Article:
Arborists in south-east England are being reminded to protect themselves this spring and summer from contact with oak processionary moth caterpillar hairs (OPM).

They are also encouraged to help control the pest by reporting sightings to the Forestry Commission, and to take care not to spread the pest when removing oak material from tree surgery sites.

 

As well as damaging oak trees by feeding on the leaves, the caterpillar can impact human and animal health: contact with its hairs can cause itching skin rashes, eye irritations, sore throats and other health problems. In rare cases they can cause breathing difficulties and allergic reactions. Arborists in the affected areas are therefore strongly advised to wear protective clothing.

 

The hairs can be blown on the wind, left in the caterpillars’ nests on and under oak trees, and can stick to bark, clothing and climbing ropes. The greatest risk period is May to July, although nests should not be approached at any time because the hairs remain active for many months.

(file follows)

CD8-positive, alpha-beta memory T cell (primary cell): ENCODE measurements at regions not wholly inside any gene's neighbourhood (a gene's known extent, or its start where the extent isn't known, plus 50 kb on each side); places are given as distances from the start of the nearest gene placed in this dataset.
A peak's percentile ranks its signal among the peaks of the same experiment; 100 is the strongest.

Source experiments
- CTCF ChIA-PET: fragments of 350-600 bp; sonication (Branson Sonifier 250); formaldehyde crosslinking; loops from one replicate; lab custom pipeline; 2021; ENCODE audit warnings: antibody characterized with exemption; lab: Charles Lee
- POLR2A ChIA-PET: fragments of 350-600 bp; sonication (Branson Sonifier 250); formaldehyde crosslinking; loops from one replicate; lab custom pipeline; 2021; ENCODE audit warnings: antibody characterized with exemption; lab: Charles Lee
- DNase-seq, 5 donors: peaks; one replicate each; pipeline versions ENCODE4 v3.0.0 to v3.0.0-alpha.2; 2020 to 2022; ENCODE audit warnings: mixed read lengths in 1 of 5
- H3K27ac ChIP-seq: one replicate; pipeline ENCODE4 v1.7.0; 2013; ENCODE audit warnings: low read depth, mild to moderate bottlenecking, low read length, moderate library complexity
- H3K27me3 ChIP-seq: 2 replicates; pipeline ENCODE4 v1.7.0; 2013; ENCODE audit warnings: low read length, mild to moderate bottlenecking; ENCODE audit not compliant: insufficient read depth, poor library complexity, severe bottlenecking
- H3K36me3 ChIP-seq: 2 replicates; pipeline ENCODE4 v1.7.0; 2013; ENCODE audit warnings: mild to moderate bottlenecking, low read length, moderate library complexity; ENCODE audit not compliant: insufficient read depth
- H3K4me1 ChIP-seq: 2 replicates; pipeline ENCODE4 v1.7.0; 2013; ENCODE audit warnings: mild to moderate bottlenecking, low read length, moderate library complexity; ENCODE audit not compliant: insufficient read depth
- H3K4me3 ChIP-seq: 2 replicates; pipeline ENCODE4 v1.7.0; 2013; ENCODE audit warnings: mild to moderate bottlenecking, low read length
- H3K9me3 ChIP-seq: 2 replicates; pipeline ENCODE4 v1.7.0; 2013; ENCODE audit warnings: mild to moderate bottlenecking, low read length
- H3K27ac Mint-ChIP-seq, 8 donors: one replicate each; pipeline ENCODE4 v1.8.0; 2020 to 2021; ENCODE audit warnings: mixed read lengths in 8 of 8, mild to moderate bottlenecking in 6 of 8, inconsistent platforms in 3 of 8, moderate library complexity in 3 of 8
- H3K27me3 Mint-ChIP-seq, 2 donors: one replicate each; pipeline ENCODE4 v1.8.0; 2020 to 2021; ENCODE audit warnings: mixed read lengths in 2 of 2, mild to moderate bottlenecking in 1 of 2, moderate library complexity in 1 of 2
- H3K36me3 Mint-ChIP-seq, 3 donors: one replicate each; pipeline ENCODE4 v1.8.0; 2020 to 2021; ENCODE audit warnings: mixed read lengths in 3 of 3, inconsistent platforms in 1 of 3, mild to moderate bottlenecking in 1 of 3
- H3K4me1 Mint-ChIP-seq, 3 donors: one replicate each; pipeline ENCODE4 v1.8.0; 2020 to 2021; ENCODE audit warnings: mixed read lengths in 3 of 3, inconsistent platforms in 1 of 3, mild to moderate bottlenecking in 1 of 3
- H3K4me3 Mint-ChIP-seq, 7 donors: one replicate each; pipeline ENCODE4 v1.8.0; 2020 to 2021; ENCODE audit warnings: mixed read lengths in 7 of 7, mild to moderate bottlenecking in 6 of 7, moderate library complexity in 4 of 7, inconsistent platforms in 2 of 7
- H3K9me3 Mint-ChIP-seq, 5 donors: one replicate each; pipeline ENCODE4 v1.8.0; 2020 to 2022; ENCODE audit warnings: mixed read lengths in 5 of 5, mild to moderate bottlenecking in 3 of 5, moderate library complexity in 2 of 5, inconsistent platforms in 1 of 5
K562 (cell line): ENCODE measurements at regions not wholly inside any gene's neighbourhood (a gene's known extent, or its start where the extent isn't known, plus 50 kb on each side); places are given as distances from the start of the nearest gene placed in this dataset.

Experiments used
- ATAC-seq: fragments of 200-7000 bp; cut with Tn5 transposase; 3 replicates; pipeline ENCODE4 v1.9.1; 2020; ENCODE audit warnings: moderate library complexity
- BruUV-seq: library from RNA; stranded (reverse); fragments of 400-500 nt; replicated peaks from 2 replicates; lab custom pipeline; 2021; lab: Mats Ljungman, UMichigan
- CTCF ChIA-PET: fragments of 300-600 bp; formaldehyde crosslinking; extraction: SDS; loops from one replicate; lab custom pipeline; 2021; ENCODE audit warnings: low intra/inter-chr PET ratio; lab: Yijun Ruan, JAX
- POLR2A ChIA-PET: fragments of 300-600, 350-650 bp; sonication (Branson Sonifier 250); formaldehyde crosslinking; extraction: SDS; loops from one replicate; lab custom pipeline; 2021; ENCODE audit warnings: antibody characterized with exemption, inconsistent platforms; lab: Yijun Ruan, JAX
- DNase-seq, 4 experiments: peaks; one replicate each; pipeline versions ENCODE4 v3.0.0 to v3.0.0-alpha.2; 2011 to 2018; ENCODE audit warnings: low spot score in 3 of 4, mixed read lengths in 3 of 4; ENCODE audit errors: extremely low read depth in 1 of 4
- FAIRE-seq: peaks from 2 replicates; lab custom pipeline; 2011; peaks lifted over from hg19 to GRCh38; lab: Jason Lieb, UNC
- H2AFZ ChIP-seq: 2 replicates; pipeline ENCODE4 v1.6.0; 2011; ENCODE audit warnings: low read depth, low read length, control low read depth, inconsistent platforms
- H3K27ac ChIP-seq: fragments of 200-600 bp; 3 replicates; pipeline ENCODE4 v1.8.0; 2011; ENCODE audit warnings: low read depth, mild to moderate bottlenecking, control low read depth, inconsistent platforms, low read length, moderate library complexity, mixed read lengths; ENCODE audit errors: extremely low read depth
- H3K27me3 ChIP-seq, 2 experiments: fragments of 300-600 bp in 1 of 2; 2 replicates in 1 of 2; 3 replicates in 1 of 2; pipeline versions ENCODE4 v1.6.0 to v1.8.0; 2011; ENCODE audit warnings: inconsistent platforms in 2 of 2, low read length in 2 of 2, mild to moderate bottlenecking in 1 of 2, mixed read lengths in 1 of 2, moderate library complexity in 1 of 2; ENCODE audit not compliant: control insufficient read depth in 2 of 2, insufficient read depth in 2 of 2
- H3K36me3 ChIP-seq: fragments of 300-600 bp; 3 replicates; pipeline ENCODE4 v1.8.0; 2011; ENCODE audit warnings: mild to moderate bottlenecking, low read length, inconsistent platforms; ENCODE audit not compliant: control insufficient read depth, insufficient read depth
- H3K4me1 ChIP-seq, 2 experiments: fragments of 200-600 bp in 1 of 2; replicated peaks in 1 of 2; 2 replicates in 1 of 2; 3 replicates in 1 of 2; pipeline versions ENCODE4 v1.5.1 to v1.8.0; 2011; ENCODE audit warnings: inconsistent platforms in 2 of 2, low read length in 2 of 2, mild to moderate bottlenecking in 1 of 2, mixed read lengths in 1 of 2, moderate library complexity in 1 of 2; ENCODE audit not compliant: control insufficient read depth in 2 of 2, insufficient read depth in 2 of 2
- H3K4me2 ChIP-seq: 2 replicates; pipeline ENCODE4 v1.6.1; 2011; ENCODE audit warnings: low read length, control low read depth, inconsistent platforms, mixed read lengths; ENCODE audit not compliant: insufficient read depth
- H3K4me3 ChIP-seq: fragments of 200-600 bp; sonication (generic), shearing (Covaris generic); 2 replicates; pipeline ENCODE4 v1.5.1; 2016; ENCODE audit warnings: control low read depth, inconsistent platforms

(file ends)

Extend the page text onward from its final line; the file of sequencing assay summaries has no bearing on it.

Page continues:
The known affected areas include much of greater London and parts of Hertfordshire, Buckinghamshire, West Berkshire, Surrey and Essex. The affected areas are organised into ‘Core’, ‘Control’ and ‘Protected’ Zones, and maps and explanations of the regulations and procedures applying in each zone are available in the oak tree owners’ manual at www.forestry.gov.uk/opmmanual.

 

OPM nests and silken webbing trails. Nests can be attached to trunks and branches anywhere on the tree, but not among the foliage. ©Forestry Commission/Crown copyright.

OPM nests and silken webbing trails. Nests can be attached to trunks and branches anywhere on the tree,

but not among the foliage. ©Forestry Commission/Crown copyright.

 

OPM caterpillars in classic procession. ©Henry Kuppen/Forestry Commission.

OPM caterpillars in classic procession. ©Henry Kuppen/Forestry Commission.

 

Report it

 

Andrew Hoppit, OPM programme manager, said arborists are well placed to help control the pest by reporting sightings, but he advised caution.

 

We need reports of the caterpillars and their nests from arborists, tree surgeons and ground-care workers.  However, we don’t advise them to try removing them themselves. Removal requires specialist equipment and training to be done effectively.’

 

Mr Hoppit added,

 

Moving infested arisings from oak tree surgery is one way in which OPM can be spread, so I urge arborists in the affected areas to take the precautions recommended on our website to ensure they don’t accidentally spread the pest to new areas.’